NEW YORK – A campaign to encourage Congress to redirect military spending towards helping the nation’s poor and marginalized has gotten support from 17 American bishops, a number those leading the campaign hope to see continue to grow.

In December, Congress passed the Fiscal Year 2024 National Defense Authorization Act, which allocated $883.7 billion in national defense spending. The total is more than $25 billion higher than the FY 2023 National Defense Authorization Act allocation of $857.9 billion.

For decades, Catholic peace advocacy organization Pax Christi USA through its “Bread Not Stones” campaign has advocated for Congress to allocate more of that money to other areas of the federal government’s budget that will help the poor and marginalized.

The campaign takes its name from a question Jesus asks his followers in Matthew 7:9: “Which of you, if your child asks for bread, will give them a stone?”

For the current version of the campaign, however, the focus has shifted. While still advocating to the federal government, the campaign is also directed at the nation’s Catholic leaders in an attempt to get them to become more outspoken about the “scandal of unfettered military spending.”

Specifically, they’re inviting American bishops to sign on to the campaign. A spokesperson for the organization told Crux that as of Jan. 3 they’ve reached out to about 80 American bishops, of which 17 have signed on to the campaign, including two cardinals and two archbishops. The organization intends to reach out to every bishop, the spokesperson said.

The two cardinals who have signed onto the statement are Cardinal Robert McElroy of San Diego and Cardinal Joseph Tobin of Newark, both of whom declined a Crux request for comment.

In a statement to Crux, Bishop John Stowe of Lexington, the Pax Christi USA National Council President, highlighted the discrepancy between weapons spending and funding for social programs.

“Pax Christi USA sees the US military budget, especially the part earmarked for weapons development, as offering stones when so many social programs in the US are underfunded, resulting in poor nutrition and hunger in our country,” Stowe said.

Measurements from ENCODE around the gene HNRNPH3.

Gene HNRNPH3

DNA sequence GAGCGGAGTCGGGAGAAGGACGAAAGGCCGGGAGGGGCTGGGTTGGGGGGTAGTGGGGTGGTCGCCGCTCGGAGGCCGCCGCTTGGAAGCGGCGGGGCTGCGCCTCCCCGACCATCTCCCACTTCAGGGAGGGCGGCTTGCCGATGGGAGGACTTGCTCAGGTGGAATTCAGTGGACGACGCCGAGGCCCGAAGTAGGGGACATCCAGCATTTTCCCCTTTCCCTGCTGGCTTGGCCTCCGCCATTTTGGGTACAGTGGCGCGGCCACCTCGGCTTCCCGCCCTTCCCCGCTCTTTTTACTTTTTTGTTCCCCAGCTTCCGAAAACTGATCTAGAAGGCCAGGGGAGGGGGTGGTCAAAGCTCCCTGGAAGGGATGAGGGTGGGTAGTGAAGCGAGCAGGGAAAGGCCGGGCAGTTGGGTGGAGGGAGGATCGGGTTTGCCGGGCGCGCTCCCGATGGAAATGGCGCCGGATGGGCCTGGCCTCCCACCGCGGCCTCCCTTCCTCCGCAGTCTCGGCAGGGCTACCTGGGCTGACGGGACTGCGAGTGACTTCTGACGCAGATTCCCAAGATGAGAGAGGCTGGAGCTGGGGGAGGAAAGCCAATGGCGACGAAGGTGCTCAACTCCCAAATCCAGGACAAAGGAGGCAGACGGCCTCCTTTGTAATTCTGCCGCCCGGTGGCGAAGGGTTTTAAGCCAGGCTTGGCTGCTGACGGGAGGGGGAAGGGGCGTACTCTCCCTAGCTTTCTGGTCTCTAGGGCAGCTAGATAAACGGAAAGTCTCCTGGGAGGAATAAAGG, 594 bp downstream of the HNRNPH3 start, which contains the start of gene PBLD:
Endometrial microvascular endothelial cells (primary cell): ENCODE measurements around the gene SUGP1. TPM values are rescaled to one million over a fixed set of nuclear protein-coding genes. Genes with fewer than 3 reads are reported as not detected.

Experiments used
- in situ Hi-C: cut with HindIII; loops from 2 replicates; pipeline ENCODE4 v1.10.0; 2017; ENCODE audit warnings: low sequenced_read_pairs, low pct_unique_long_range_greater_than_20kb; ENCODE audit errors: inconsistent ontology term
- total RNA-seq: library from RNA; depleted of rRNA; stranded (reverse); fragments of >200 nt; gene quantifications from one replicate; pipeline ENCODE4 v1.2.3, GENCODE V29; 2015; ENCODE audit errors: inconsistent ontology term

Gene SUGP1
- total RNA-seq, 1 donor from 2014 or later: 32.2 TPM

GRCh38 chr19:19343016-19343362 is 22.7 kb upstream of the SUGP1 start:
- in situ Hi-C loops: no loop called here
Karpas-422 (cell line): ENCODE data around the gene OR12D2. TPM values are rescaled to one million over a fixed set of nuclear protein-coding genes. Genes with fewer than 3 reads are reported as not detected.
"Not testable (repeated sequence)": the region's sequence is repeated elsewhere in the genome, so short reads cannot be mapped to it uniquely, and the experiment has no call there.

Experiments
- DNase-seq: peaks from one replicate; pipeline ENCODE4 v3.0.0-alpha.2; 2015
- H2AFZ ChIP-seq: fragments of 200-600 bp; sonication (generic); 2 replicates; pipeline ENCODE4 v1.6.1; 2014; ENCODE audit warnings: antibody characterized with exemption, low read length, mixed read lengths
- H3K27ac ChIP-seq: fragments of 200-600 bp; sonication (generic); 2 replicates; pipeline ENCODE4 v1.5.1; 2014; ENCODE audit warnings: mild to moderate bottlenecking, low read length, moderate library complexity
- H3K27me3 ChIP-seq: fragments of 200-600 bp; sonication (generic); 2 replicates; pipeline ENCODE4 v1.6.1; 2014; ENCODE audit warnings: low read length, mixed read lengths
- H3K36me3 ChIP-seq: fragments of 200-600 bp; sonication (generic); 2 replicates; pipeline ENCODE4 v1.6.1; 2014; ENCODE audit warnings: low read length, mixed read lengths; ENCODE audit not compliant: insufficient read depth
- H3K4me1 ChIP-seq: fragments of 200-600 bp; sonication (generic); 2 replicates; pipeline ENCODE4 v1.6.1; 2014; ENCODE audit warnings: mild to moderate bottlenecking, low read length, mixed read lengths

“In the recently concluded Advent season we heard the dream of the Prophet Isaiah about the day when nations would beat their swords into plowshares,” Stowe continued. “We seem ever farther from that day with state-sponsored violence increasing day by day. It is time for followers of the Prince of Peace to work harder for the realization of this prophecy.”

The FY 2024 National Defense Authorization Act includes $24 billion for the activities of the National Nuclear Security Administration. Money will also go towards the establishment of hypersonic weapons, nuclear-armed sea-launched cruise missiles, and nuclear weapons development programs.

One aspect of the bill that got widespread support, is a 5.2% pay raise for troops, which is the biggest increase in more than two decades.

According to Department of Treasury data last updated Nov. 30, the federal government has spent $1.06 trillion so far in FY 2024, which began on Oct. 1, 2023. Of that money $158 billion has gone towards national defense (15 percent). Meanwhile, $36 billion has gone towards education training, employment, and social services (3 percent), the data shows.

The only category the government has spent more money on than national defense is social security.

Johnny Zokovitch, the executive director of Pax Christi USA, told Crux in a statement that the organization is grateful for the support of the American bishops who have signed onto the campaign to encourage Congress to rethink the way it allocates the federal budget.

“Pax Christi USA is grateful for the 17 U.S. bishops who have signed our Bread Not Stones statement, taking a clear, public stance to call out the immoral and outrageous military budget that depletes the funds necessary for human needs,” Zokovitch said.

Zokovitch added that they will continue to call on Church leaders who declined to sign for support.

“We’re also committed to continuing to raise up the call of Pope Francis to our church leaders who declined to sign, calling on them to say an unequivocal ‘no’ to weapons manufacturers and warmakers and make explicit that our church stands with those who are poor and those who are in need,” Zokovitch said.

“Such a stance is perfectly aligned with the message at the heart of the gospel, especially as we celebrate this Christmas season, and our Church needs to hear this preached boldly from those in leadership,” he said.

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